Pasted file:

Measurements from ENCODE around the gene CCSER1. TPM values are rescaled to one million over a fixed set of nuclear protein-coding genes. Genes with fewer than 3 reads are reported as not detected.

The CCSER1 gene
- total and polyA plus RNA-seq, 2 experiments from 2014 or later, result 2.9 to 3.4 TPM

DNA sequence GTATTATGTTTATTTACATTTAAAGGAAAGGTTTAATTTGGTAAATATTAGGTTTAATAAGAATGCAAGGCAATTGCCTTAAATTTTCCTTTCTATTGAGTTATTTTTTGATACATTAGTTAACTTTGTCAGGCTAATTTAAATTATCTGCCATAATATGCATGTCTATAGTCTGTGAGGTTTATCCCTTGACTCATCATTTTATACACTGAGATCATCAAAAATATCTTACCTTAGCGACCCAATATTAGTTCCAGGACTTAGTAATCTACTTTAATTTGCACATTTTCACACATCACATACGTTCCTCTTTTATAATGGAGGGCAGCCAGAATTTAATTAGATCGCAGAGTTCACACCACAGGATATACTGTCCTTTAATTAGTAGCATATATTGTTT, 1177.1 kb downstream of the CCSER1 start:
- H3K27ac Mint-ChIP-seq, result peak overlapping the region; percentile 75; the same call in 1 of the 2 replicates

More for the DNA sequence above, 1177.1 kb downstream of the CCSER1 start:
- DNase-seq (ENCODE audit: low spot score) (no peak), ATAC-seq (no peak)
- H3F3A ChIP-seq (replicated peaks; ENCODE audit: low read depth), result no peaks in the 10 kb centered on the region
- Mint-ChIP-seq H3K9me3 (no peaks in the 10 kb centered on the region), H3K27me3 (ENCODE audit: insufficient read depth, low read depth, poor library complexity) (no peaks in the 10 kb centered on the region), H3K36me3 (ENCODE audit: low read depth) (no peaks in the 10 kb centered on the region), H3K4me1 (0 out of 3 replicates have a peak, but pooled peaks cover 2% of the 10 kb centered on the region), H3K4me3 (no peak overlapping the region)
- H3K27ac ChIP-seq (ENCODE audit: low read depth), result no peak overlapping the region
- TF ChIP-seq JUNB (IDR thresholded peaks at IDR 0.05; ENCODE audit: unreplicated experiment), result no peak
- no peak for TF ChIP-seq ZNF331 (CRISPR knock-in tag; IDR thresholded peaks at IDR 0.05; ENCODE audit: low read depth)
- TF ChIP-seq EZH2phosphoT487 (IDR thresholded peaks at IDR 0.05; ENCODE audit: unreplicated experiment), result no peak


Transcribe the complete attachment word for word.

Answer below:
Measurements from ENCODE around the gene CCSER1. TPM values are rescaled to one million over a fixed set of nuclear protein-coding genes. Genes with fewer than 3 reads are reported as not detected.

The CCSER1 gene
- total and polyA plus RNA-seq, 2 experiments from 2014 or later, result 2.9 to 3.4 TPM

DNA sequence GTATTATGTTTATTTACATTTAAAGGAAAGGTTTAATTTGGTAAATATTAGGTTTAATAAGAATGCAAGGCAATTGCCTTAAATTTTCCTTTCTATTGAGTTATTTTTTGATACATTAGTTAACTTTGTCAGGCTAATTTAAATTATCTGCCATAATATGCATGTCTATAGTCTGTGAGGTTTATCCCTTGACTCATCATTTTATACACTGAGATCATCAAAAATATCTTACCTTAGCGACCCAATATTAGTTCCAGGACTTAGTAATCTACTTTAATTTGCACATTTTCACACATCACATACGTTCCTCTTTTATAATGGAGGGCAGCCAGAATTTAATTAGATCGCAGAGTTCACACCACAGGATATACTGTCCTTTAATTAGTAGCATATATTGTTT, 1177.1 kb downstream of the CCSER1 start:
- H3K27ac Mint-ChIP-seq, result peak overlapping the region; percentile 75; the same call in 1 of the 2 replicates

More for the DNA sequence above, 1177.1 kb downstream of the CCSER1 start:
- DNase-seq (ENCODE audit: low spot score) (no peak), ATAC-seq (no peak)
- H3F3A ChIP-seq (replicated peaks; ENCODE audit: low read depth), result no peaks in the 10 kb centered on the region
- Mint-ChIP-seq H3K9me3 (no peaks in the 10 kb centered on the region), H3K27me3 (ENCODE audit: insufficient read depth, low read depth, poor library complexity) (no peaks in the 10 kb centered on the region), H3K36me3 (ENCODE audit: low read depth) (no peaks in the 10 kb centered on the region), H3K4me1 (0 out of 3 replicates have a peak, but pooled peaks cover 2% of the 10 kb centered on the region), H3K4me3 (no peak overlapping the region)
- H3K27ac ChIP-seq (ENCODE audit: low read depth), result no peak overlapping the region
- TF ChIP-seq JUNB (IDR thresholded peaks at IDR 0.05; ENCODE audit: unreplicated experiment), result no peak
- no peak for TF ChIP-seq ZNF331 (CRISPR knock-in tag; IDR thresholded peaks at IDR 0.05; ENCODE audit: low read depth)
- TF ChIP-seq EZH2phosphoT487 (IDR thresholded peaks at IDR 0.05; ENCODE audit: unreplicated experiment), result no peak